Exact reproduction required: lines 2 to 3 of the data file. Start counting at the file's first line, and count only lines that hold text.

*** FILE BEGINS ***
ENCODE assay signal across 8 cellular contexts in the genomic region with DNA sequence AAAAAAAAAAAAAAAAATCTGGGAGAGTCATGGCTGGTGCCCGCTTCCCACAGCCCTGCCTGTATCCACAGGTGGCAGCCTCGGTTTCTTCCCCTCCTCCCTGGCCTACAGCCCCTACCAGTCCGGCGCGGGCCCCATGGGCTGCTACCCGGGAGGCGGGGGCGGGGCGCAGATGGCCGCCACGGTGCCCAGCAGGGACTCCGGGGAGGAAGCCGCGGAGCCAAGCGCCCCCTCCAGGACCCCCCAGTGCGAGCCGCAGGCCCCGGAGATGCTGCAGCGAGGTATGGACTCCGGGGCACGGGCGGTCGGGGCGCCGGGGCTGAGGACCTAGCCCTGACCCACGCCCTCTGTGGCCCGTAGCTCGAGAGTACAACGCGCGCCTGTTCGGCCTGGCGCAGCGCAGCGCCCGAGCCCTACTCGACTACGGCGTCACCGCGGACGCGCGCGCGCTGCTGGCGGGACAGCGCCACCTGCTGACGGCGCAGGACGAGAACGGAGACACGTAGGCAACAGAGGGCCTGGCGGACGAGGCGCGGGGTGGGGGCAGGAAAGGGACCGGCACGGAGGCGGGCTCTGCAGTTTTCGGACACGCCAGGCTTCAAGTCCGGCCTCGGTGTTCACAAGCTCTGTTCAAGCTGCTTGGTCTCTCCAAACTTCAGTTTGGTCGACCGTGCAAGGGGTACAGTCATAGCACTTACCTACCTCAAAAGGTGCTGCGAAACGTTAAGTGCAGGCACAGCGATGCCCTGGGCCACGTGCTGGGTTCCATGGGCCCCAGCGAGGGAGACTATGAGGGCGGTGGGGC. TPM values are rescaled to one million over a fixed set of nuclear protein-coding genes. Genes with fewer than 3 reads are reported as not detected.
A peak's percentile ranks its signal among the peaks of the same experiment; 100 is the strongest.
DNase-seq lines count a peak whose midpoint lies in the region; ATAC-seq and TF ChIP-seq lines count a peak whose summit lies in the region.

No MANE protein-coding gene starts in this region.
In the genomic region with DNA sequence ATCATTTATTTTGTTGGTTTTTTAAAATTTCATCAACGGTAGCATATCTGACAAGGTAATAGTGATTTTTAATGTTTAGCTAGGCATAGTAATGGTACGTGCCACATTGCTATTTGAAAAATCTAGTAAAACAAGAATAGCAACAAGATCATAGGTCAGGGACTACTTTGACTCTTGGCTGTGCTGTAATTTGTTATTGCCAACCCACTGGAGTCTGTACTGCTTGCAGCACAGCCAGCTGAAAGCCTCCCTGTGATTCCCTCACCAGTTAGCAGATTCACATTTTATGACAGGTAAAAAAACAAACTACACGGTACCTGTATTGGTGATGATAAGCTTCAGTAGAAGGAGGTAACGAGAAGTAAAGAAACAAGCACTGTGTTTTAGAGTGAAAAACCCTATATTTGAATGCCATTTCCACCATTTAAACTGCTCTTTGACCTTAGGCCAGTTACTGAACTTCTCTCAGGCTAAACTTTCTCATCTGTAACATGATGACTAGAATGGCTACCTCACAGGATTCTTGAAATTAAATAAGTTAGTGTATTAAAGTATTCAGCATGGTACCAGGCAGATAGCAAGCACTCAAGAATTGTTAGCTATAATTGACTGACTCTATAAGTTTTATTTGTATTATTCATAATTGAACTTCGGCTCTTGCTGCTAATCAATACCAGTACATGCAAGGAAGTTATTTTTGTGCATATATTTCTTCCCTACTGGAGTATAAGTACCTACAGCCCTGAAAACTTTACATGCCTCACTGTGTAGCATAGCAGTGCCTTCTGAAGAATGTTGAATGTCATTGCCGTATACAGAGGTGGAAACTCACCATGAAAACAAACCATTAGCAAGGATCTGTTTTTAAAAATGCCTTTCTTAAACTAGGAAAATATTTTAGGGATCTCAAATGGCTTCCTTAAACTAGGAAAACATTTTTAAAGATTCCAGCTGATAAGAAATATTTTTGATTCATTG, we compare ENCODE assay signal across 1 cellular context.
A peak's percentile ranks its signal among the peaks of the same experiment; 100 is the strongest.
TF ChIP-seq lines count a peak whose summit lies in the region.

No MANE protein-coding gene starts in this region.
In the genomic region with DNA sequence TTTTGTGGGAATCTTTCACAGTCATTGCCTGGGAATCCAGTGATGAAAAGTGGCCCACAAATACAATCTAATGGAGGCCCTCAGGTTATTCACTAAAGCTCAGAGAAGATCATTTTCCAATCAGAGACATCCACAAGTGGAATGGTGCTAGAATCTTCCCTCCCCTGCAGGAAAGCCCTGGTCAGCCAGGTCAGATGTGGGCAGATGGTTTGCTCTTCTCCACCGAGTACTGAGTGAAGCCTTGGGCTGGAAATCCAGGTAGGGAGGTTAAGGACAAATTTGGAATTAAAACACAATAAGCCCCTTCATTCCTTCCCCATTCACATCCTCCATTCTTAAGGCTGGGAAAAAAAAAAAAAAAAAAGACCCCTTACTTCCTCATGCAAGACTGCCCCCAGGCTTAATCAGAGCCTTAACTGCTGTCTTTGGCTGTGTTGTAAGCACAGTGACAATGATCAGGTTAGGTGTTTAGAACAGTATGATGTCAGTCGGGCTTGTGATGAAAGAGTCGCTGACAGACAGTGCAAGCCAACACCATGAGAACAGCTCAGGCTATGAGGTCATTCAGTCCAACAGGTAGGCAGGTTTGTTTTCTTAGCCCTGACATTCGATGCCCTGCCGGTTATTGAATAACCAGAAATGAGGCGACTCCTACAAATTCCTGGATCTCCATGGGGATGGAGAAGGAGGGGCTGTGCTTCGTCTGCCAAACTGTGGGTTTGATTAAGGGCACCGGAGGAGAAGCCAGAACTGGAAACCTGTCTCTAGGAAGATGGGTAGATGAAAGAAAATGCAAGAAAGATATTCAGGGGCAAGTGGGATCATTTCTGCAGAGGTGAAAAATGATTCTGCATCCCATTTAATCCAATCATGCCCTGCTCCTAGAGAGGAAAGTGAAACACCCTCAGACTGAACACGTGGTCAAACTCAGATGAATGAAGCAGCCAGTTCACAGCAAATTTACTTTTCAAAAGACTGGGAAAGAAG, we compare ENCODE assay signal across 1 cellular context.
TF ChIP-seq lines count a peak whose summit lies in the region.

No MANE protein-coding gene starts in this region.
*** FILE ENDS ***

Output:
A peak's percentile ranks its signal among the peaks of the same experiment; 100 is the strongest.
DNase-seq lines count a peak whose midpoint lies in the region; ATAC-seq and TF ChIP-seq lines count a peak whose summit lies in the region.